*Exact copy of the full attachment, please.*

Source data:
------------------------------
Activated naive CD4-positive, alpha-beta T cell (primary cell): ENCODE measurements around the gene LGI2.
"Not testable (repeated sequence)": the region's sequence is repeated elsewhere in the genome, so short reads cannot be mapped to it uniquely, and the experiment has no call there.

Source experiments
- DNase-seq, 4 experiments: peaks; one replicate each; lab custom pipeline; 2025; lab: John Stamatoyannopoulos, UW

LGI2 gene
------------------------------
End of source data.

Activated naive CD4-positive, alpha-beta T cell (primary cell): ENCODE measurements around the gene LGI2.
"Not testable (repeated sequence)": the region's sequence is repeated elsewhere in the genome, so short reads cannot be mapped to it uniquely, and the experiment has no call there.

Source experiments
- DNase-seq, 4 experiments: peaks; one replicate each; lab custom pipeline; 2025; lab: John Stamatoyannopoulos, UW

LGI2 gene